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Birney Imes: A spoonful of honey

 

Birney Imes

 

Thursday afternoon a friend from childhood rode with me to the West Point Farmers'' Market. He''s a journalism professor in a highly respected program at a school in the Midwest and was back in Mississippi to attend the 100th-year celebration at Ole Miss of The Daily Mississippian, a paper he edited while in college. 

 

With us we had an observation hive with several thousand honeybees, a sack of books on beekeeping, a just-harvested jar of honey and a large box of plastic spoons. 

 

Months ago, Martha Allen, organizer of the market, invited me to do a program on bees. My plan was to set up the hive, spread the books out, and while people tried to find the queen, offer them a spoonful of honey and just generally chew the fat about beekeeping with anyone who wanted to talk. 

 

West Point holds its market one afternoon a week in a covered pavilion that is part of the Mossy Oak shopping center. When we arrived around 4, the place was teeming with folks. I wasn''t surprised; the people of the Point support community undertakings -- have for as long as I can remember. 

 

You can tell a lot about a town by just driving around and looking. In West Point, the historic downtown is well maintained; there are interesting shops and good local restaurants. As a promotional blurb puts it, the downtown is "as eclectic and charming as the people you''ll meet there." There are lovely old homes. Public spaces are well considered -- a beautiful, green walking trail wends through the middle of town. The coherence and cohesiveness with which this town has used its resources is plain to see. 

 

Martha set us up in a corner of the market near one of the main entrances. Business was brisk. Kids love looking for the queen. A woman with 123 fruit trees ("last time I counted") said she needed some bees, so did a young father with a house and garden blocks from downtown. I can get evangelical on the subject of beekeeping, and this afternoon I had a promising supply of potential converts. 

 

Kenny Dill''s daughter told me the former longtime mayor once dabbled in beekeeping, something that may help explain the well-ordered town. I''m sure there are other contributing factors ... possibly. 

 

What was curious -- and I didn''t really think about it until we talked about it afterward -- was how some people reacted when they learned I wasn''t selling anything, that I simply wanted to give them a spoonful of honey. They were a little flustered; they had to pause for a moment to recalibrate.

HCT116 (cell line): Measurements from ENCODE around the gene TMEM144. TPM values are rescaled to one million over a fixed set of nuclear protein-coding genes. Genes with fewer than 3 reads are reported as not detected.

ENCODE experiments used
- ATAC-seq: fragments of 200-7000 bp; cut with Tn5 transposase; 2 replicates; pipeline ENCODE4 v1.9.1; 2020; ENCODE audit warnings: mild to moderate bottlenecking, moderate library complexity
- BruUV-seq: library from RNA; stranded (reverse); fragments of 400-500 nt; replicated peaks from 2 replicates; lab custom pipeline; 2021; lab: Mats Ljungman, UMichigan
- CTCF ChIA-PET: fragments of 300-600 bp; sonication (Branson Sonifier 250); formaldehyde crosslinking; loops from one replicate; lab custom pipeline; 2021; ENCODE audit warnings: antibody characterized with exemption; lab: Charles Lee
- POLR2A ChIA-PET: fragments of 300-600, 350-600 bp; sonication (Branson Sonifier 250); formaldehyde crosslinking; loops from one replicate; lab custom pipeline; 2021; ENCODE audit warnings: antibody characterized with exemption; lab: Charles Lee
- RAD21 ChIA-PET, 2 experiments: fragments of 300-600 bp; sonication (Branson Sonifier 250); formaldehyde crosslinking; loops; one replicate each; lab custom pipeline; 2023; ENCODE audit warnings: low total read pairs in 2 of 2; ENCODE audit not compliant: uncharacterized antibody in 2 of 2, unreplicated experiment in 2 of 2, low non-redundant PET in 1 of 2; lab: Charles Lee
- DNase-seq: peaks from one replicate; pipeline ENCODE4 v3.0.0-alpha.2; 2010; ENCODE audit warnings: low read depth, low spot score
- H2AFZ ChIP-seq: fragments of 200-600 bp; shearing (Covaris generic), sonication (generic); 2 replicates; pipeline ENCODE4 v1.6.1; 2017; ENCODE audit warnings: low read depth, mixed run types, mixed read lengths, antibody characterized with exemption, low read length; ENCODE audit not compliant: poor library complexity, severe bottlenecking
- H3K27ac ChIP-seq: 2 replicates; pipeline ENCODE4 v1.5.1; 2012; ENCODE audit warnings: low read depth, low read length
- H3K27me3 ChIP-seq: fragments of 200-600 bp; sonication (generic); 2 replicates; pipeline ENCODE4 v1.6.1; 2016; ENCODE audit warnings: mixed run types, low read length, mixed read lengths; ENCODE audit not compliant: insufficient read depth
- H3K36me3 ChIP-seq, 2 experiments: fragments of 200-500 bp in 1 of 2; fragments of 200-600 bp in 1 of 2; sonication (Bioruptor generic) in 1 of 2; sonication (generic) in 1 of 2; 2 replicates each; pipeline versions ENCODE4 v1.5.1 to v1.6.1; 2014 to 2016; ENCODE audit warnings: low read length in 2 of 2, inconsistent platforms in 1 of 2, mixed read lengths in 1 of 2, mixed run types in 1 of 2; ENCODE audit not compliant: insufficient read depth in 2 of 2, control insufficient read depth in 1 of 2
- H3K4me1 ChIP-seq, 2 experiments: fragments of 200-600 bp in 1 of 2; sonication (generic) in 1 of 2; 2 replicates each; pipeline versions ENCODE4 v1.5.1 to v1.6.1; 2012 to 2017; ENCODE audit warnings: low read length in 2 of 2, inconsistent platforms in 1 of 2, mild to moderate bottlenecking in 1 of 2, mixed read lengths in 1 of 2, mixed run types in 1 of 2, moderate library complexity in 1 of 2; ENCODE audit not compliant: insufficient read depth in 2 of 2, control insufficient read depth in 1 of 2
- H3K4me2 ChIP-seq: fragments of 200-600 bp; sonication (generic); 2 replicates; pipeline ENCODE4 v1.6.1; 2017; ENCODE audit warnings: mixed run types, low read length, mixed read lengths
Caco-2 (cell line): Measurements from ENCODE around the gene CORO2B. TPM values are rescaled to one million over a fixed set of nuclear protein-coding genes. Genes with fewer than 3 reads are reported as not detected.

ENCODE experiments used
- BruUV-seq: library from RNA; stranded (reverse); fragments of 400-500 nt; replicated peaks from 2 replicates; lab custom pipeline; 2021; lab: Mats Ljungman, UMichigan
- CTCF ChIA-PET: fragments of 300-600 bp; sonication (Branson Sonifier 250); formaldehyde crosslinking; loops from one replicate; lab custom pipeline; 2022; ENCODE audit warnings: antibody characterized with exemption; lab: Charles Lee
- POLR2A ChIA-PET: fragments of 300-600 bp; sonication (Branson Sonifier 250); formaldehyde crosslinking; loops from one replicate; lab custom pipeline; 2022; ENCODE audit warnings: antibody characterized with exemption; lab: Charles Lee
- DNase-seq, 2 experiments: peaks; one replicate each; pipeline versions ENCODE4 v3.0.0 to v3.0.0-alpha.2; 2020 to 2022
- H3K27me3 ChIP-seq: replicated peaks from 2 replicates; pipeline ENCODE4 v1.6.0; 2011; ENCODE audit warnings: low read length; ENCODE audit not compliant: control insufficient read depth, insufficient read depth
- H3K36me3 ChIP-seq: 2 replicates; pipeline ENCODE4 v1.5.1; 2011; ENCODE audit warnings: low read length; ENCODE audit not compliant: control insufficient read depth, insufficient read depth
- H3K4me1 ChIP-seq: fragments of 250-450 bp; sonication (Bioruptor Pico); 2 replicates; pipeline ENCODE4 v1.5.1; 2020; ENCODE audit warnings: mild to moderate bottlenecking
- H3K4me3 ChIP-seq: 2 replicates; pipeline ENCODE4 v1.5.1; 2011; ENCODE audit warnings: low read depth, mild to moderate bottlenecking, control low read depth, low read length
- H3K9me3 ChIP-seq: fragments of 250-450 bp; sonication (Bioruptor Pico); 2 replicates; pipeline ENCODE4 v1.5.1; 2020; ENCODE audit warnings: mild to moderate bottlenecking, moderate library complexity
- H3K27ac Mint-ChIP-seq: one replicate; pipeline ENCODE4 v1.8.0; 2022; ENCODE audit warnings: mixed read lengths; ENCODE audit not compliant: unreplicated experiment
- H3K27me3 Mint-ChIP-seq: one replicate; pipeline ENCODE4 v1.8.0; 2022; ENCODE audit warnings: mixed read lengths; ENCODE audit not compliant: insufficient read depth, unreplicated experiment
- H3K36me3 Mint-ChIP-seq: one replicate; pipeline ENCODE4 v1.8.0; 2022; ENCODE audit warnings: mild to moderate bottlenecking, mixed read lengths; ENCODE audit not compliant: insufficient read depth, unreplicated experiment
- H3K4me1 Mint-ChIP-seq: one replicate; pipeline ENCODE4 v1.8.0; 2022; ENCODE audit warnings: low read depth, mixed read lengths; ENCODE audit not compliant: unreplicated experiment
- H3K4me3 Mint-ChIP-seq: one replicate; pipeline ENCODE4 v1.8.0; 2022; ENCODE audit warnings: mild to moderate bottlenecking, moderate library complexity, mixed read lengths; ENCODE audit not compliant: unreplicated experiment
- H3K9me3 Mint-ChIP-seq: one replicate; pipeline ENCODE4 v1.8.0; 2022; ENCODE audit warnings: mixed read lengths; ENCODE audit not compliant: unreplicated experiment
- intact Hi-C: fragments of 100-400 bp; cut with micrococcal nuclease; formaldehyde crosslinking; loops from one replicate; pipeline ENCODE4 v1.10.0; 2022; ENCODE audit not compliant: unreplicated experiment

"Sure, I''ll have a taste." 

 

Not to brag, but eating this honey -- the honey my bees have made -- tastes like flowers and fruit swimming in a sweetness that is both delicate and overwhelming. The heat used in processing commercial honeys destroys the subtle flavors (and much of the nutritional value). 

 

Talking about it afterward, my well-versed companion, who can offer up a book, magazine article or documentary film to illuminate any situation, said I should read "The Gift," by Lewis Hyde. 

 

An online review suggests a complex book that "examines the role gifts have played and continue to play in our emotional and spiritual life. By gifts, Hyde means both material objects and immaterial talents and inspirations, such as ''a gift for music'' or ''a gift for mathematics.''" 

 

In our culture a gift from a stranger is cause for suspicion. When we realize a gift is given with no expectations, no strings, something opens inside us. Walls disappear. 

 

Gifts connect us; they can provide an enduring, visible memory of the giver. 

 

Here''s an excerpt from an e-mail I received from a friend in New York last week: 

 

"Had a delightful dinner with Don and Nancy last night and they came laden with treasures from their garden, which Bob is out replanting in ours at this moment. Love sharing plants -- such a sweet way of being connected to your friends." 

 

We all have gifts to offer, ways to connect with our fellow humans, be it a spoonful of honey or something less tangible, like the ability to teach a child to read, a beautiful singing voice or knowledge of how to do something. 

 

Members of a church go to a third world country to install a water system; a woman brings over a cooked meal for a friend attending her dying mother; a beekeeper passes out samples of his honey to strangers. In these exchanges the line between giver and recipient is blurred. Roles are reversed; by accepting a generosity we, in turn, bestow a gift. 

 

That being the case, thank you West Point, for a lovely afternoon.

 

Birney Imes III is the Editor and Publisher of The Dispatch.

 

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